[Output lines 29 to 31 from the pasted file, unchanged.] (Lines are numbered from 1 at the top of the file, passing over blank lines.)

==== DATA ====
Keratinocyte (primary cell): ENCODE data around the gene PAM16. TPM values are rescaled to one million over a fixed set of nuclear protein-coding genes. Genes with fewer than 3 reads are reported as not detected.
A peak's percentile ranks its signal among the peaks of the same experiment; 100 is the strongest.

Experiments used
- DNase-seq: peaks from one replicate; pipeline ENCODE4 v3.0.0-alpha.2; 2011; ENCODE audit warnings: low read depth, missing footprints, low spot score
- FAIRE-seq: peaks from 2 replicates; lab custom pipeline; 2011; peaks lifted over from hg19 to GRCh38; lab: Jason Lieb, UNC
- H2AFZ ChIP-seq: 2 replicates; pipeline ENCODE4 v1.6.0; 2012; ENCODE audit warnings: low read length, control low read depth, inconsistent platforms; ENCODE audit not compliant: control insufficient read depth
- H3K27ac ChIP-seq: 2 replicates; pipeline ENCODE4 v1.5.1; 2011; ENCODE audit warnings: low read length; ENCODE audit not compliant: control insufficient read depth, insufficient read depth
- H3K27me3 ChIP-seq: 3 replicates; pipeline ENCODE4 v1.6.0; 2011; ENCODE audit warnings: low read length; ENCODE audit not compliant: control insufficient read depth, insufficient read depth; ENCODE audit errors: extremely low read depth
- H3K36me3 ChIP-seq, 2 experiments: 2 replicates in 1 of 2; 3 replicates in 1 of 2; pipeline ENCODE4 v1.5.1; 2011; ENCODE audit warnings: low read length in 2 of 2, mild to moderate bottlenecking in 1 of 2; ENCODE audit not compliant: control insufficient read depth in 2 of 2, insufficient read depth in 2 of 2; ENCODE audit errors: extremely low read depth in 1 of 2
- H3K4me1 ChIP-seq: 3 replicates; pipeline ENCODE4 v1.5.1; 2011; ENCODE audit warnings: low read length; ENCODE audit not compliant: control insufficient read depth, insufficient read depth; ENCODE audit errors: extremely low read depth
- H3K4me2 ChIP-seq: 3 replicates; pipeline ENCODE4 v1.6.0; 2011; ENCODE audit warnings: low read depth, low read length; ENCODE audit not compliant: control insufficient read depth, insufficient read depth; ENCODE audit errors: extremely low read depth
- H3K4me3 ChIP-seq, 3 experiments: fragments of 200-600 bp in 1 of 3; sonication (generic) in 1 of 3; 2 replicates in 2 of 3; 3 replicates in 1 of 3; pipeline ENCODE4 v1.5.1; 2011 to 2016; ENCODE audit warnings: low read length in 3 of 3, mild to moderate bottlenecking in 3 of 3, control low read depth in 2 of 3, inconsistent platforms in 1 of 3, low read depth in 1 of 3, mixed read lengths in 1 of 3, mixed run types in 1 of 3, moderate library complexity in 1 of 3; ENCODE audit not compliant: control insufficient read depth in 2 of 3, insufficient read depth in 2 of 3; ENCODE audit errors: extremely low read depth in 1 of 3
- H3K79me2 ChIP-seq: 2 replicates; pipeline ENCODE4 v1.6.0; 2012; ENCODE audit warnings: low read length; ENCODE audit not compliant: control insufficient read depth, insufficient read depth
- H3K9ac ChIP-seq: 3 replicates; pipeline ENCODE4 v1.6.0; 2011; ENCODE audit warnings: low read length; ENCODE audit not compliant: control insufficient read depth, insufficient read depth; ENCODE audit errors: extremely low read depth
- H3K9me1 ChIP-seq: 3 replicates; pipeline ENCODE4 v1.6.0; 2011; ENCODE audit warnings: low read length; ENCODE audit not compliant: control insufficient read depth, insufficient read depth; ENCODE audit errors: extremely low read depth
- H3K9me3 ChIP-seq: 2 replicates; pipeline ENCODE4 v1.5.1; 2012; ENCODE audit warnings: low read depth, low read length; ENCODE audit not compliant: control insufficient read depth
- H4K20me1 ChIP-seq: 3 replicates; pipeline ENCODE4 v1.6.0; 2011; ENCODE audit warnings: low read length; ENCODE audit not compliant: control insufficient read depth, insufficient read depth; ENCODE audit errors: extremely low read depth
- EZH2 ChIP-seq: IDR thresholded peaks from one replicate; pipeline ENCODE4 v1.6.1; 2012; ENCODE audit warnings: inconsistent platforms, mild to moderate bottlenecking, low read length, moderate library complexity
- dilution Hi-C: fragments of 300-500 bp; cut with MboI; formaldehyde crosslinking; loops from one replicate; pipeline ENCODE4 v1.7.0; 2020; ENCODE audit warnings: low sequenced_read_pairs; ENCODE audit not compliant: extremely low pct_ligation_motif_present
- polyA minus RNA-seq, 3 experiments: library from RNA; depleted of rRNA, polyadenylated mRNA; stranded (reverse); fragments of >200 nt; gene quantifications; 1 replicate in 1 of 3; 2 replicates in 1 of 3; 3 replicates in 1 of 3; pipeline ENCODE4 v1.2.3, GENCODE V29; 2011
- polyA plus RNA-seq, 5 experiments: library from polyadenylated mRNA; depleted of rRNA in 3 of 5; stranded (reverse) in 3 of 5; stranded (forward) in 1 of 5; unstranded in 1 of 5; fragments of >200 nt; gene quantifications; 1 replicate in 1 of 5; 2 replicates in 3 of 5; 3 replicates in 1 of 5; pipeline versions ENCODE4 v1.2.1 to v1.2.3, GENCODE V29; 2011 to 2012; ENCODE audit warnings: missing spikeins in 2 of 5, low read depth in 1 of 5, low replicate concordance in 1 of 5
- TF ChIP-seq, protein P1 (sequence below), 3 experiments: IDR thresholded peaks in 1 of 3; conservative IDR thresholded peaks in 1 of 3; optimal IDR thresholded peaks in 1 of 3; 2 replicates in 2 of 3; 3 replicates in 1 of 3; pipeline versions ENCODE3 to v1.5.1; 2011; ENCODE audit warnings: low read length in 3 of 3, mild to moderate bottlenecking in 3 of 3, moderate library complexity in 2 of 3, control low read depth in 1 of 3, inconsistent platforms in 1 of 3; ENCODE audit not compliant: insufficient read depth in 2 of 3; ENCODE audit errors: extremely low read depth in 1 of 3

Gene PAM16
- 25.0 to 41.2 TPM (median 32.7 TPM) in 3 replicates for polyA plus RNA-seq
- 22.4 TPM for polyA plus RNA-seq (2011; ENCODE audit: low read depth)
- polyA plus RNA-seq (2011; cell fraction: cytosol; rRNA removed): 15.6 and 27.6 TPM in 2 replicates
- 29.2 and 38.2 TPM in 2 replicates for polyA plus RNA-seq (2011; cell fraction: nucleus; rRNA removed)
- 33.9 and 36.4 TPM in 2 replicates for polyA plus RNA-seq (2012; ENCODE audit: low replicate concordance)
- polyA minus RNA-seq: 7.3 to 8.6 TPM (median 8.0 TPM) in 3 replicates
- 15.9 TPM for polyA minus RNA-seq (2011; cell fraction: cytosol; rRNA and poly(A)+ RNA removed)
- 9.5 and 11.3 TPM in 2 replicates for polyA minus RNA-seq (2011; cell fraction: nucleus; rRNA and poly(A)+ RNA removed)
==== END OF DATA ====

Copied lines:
- polyA minus RNA-seq: 7.3 to 8.6 TPM (median 8.0 TPM) in 3 replicates
- 15.9 TPM for polyA minus RNA-seq (2011; cell fraction: cytosol; rRNA and poly(A)+ RNA removed)
- 9.5 and 11.3 TPM in 2 replicates for polyA minus RNA-seq (2011; cell fraction: nucleus; rRNA and poly(A)+ RNA removed)